In this account, Suetonius portrayed Vespasian as having absolute power but being very hesitant to use it because he sees himself as first citizen rather than dominus. This was the ideal perception for an Emperor according to the Augustan regime. It was this image of the Princeps, not that of Caligula and Domitian, that allowed the Emperor to claim greater powers as seen in Vespasian’s Laws Bestowing Power On the Emperor. Ironically, adherence to the Augustan regime’s illusion of the Republic and the rhetoric of Res Publica Restituta allowed the Emperors to become increasingly, and explicitly, monarchical. When Caligula died, before the Praetorian Guard declared Claudius Princeps, the Roman senate attempted to re-establish the traditional Republic as it had existed before Augustus established the Principate. No such discussion occurred with Domitian’s death and the end of the Flavian dynasty. By the time Nerva was declared Emperor by the senate in 96 C.E. it had become clear that “the victory of Actium, the death of Antonius, and the stabilization of affairs in Rome [and the Augustan political settlement that followed] all marked steps towards, not away from, the establishment of a monarchy.” As a result, while the overt despotism of Caligula and Domitian remained despised, emperors became increasingly admired, or criticized, for the ability to unilaterally control the state, muting the rhetoric of Res Publica Restituta.
It was under the “Five Good Emperors” (96-180 CE) that this new dynamic emerged. Pliny’s Panegyric to Trajan demonstrates the complexity of this new imperial rhetoric with both continuity and transformation of the Augustan tradition. On the one hand, Pliny celebrates Trajan for truly acting as first citizen rather than dominus: “you have spontaneously subjected yourself to the laws, which no one ever drafted to be binding upon the princeps…the same restrictions apply to Caesar when consul as to others…all Emperors before you said about the same, but none before you was believed.” Pliny adds further, “our enemies crave permission to obey [our] commands. They see that Rome has a leader who ranks with her heroes of old…you refuse the title of Father of your country…you do not direct your subjects to grovel at your feet…we are ruled by you and subject to you, but no more than we are to the law.” From Pliny’s Panegyric one would think that Trajan is the ideal Emperor of the Augustan regime. However, the reality is not so simple. In Pliny’s letters he praises Trajan “as [dominus] no less than eighty-two times; this usage is polite and deferential, apparently synonymous with his other, less common but manifestly polite, forms of addresses such as imperator optime (most excellent commander).” This reveals a fundamental change from the Augustan Principate. Under the Augustan regime the Princeps was celebrated only as a “restorer and savior” of the Republic while the role as an absolute monarch was marginalized as a political liability. In contrast, under Trajan, as seen through Pliny, the Emperor is celebrated both as an “Augustan” and monarchical figure.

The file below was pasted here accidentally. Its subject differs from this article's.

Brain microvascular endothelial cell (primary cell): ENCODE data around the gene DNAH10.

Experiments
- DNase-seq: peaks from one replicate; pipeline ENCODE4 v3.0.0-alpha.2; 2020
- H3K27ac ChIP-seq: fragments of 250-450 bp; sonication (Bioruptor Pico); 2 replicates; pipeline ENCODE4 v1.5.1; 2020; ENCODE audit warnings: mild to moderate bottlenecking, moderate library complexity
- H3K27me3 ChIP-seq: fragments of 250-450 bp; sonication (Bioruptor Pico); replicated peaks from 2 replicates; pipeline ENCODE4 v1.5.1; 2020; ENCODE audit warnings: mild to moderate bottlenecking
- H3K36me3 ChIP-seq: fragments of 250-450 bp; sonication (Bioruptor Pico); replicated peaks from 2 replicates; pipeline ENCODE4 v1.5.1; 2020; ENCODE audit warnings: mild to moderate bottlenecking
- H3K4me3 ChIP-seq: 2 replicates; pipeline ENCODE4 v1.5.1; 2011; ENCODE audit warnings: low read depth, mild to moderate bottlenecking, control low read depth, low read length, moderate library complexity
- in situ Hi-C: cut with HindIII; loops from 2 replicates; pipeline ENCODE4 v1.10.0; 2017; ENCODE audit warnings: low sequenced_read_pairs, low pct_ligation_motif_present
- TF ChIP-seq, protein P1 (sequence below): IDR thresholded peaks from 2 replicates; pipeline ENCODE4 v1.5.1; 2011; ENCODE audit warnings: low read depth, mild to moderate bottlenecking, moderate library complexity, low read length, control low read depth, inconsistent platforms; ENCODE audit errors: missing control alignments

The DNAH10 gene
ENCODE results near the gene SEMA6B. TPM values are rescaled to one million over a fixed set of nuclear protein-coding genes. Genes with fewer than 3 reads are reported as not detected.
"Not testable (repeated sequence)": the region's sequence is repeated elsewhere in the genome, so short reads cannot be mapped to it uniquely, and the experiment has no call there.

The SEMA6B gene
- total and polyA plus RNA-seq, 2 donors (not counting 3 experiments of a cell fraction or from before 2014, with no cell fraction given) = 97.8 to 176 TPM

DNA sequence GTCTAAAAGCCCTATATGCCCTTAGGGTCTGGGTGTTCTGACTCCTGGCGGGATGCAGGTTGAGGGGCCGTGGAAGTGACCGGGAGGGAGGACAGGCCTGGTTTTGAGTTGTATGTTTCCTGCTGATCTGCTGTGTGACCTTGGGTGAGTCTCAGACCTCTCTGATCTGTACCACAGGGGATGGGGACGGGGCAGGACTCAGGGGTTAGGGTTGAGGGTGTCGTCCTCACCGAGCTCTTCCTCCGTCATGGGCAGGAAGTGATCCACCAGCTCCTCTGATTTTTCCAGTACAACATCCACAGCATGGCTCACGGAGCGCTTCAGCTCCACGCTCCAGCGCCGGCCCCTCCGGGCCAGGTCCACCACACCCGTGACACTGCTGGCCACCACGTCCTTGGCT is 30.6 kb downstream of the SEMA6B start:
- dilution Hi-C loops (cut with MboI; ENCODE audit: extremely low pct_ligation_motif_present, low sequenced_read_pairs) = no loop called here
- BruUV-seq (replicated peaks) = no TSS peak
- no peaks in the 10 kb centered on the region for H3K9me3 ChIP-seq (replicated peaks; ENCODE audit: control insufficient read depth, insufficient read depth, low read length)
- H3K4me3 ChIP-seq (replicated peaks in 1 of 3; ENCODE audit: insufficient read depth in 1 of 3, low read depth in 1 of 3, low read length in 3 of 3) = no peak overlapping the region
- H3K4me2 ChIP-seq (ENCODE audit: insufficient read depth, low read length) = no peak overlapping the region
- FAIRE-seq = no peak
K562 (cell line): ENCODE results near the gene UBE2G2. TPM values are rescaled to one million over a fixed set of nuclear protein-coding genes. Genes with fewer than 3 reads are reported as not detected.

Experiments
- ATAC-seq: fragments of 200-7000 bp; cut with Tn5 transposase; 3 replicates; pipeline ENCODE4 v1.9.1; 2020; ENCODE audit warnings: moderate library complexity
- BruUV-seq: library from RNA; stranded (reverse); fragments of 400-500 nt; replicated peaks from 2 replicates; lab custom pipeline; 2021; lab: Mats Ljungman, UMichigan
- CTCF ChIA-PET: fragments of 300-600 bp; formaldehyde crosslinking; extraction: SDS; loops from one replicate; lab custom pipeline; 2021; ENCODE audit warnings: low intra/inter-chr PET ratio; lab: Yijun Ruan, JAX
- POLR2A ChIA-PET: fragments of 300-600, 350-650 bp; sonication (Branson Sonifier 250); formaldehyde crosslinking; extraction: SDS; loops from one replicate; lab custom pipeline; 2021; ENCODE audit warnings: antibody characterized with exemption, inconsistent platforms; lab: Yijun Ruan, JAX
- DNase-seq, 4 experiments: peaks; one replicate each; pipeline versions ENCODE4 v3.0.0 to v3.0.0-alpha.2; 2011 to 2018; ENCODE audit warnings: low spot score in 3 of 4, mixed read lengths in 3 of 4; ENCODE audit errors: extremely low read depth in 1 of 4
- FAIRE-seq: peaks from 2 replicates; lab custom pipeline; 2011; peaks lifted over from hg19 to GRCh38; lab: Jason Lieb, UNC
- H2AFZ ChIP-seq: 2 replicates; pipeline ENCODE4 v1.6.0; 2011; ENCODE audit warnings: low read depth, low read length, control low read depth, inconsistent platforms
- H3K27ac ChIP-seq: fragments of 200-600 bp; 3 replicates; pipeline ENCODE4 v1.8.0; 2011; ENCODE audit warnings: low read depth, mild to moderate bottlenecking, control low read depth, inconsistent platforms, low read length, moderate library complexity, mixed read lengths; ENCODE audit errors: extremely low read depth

While writers now praised the Emperors as masters of the entire Roman state, this ironically also opened them up to new and far more direct criticisms. The clearest example of this is late first century historian Tacitus’ Annals. While Tacitus accepts the necessity of the Principate following the violence of the late Republic, he also criticizes nearly all of the Roman Emperors as tyrannical despots. Astoundingly, he is particularly critical of Augustus, a figure who in the early Principate was often beyond reproach: “Augustus…subjected [the people of Rome] to empire under the title of Prince… [and] the histories of [the Emperors], while they were in power, were falsified through terror.” Furthermore, Tacitus openly acknowledges the Augustan regime’s basis of the Principate—Res Publica Restituta—as the act it really was, “the state had been revolutionized, and there was not a vestige left of the old sound morality. Stripped of equality, all looked up to the commands of the sovereign without the least apprehension for the present.”  In his Life of Agricola Tacitus is even more critical of Emperor Domitian on the basis of the new expectation of the Emperor to be both an ‘Augustan’ archetype and a unrestrained despot: “Now at last our spirit is returning…the dawn of a most happy age Nerva Caesar [and Nerva Trajan] blended things once irreconcilable, sovereignty and free…[remedying] those 15 years [where] a large portion of human life…fell [victim] to [Domitian’s] rage…[his rule being] one continuous blow, [draining] the life-blood of the [Republic].” This criticism is most telling in that it abandons the possibility for the perfect Augustan Princeps, an archetype that even Augustus fails to meet in Tacitus’s eyes. Never again would the Principate as imagined by Augustus be the ideal. In its place, the Emperors became increasingly, and explicitly, despotic as the Republic faded from collective memory. This would set the stage for the rest of the Principate until, following the Crisis of the Third Century, Emperor Diocletian formalized the title dominus formally ending the charade that Augustus had started centuries earlier. Augustus and his successors shaped the transition from Republic to Empire through the rhetoric they, and their critics, used. This created a political settlement that would endure throughout the Principate.